Hearty Welcomes & Salutations! Originally an action-packed travel blog from a globe-trotting Scotsman, An Ache for the Distance has, over the years, slowed down (I post less often), mellowed out (my dogs and kid have found their way on here) and become more of an expat blog (I German things up). Take a look around, leave a comment and share the love if you like something.
Stuart Mathieson, Lübeck, Germany

Monday, 13 April 2009

"You Want to See Sahara?" (Part One)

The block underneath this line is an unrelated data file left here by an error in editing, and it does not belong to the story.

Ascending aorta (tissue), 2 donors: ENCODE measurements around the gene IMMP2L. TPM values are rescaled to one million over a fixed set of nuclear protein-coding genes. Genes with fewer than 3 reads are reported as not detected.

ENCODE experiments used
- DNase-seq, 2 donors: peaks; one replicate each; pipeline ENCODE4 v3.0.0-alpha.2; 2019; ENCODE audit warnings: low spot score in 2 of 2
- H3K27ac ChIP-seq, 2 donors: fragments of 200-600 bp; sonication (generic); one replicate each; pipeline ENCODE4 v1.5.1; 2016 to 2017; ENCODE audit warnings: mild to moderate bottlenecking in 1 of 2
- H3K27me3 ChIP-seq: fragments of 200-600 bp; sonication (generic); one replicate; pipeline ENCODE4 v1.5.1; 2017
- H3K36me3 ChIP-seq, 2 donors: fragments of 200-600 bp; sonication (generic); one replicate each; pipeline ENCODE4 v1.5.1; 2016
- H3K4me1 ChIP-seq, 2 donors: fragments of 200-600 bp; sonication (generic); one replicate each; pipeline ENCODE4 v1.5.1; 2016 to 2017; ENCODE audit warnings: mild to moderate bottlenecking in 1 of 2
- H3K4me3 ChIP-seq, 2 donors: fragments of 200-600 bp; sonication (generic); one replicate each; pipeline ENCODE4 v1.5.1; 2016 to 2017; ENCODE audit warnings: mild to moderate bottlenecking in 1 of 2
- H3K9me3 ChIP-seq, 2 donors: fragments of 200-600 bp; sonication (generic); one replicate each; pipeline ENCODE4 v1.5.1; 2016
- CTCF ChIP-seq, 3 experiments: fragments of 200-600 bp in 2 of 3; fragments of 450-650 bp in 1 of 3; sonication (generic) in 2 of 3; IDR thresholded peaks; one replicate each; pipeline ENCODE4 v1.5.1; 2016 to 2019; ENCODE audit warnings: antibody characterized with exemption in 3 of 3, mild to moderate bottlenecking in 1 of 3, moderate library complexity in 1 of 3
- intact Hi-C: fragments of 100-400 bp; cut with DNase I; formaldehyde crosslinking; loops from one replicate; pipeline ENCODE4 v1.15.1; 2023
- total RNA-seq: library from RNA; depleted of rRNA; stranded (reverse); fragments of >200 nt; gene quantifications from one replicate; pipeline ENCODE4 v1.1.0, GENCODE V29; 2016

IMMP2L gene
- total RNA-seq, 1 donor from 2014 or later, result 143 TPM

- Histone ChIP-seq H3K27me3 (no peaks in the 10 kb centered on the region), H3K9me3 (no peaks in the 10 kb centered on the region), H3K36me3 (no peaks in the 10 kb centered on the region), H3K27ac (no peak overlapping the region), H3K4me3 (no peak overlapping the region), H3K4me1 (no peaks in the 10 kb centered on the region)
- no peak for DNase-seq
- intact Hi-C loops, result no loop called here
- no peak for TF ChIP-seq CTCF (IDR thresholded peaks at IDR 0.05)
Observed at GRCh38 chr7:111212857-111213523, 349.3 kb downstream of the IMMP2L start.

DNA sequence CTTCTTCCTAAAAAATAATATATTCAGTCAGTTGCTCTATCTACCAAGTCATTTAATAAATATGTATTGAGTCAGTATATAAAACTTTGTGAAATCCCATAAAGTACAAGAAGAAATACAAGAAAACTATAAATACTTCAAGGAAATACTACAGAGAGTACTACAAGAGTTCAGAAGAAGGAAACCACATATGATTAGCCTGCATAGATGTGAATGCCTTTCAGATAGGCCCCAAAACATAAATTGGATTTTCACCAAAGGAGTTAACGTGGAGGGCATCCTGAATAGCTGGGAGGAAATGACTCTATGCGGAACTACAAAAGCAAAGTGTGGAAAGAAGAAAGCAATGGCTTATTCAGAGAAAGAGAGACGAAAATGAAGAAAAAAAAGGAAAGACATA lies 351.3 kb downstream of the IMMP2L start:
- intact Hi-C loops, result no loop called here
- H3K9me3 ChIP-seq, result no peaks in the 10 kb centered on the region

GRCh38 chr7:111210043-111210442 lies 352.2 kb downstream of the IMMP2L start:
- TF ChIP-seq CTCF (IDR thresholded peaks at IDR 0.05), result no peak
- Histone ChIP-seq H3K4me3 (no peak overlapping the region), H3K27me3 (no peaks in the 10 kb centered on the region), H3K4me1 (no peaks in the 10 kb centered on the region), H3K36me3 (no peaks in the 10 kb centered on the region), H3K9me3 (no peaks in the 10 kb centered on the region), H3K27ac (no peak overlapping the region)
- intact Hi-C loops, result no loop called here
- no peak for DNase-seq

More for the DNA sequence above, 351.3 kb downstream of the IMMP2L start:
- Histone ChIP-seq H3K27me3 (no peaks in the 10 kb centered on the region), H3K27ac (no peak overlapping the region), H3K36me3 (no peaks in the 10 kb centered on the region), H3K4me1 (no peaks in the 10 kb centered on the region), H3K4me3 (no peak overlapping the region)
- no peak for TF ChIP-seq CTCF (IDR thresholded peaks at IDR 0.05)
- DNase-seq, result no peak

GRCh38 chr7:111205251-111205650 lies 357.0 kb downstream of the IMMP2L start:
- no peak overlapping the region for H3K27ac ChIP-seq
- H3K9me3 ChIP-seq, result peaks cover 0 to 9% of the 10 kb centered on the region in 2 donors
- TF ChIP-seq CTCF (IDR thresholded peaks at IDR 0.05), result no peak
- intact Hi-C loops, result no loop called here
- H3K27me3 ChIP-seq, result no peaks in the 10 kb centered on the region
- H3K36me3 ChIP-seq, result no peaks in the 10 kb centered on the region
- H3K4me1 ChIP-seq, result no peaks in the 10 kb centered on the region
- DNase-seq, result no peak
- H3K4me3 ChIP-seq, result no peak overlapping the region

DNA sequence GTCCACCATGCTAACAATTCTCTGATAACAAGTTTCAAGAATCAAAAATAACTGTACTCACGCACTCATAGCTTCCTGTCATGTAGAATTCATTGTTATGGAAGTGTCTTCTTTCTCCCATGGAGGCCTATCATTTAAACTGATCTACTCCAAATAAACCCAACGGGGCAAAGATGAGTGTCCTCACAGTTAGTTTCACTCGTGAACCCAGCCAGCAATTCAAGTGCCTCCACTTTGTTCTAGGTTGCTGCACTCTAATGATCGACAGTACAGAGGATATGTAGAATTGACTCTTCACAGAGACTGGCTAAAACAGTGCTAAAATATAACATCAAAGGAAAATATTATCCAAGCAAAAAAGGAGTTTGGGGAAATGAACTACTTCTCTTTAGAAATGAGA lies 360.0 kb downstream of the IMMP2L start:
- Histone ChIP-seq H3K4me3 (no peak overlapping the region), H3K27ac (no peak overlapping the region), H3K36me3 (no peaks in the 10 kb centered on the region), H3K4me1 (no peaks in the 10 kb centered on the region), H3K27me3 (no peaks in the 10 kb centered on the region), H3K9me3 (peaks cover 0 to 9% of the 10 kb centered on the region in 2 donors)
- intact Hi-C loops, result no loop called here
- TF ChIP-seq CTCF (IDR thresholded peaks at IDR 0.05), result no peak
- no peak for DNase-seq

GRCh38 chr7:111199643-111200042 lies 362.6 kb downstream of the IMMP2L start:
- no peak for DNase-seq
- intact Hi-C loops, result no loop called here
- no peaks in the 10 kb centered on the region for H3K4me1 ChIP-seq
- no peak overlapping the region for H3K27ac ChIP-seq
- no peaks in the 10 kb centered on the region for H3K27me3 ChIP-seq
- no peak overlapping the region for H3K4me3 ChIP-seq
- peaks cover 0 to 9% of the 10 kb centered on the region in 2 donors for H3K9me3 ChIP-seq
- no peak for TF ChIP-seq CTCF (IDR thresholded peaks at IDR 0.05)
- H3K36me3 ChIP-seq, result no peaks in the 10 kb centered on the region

The alarm startles me into a state of semi-consciousness. I focus through bleary eyes just enough to make out a 5, followed by some numbers, before collapsing back onto the bed with frightening velocity. I contemplate hitting the snooze button, reassuring myself that if god had intended me to be awake at this hour then surely he would have switched the sun on. However this is Morocco and the almighty sings from a different hymn sheet, or at least his disciples do. Aided by lofty, Sony surround sound minarets, the mosques wail across Marrakech, calling for the faithful to say morning to Allah. Despite mustering all my psychic powers, I fail to mentally hit the mosques giant snooze button and I’m slowly brought into a state of logical thought. Blessed by this, it dawns on me that I’d set my alarm for a reason and that the minutes are slowly ticking away until the departure of my Sahara bound tour bus.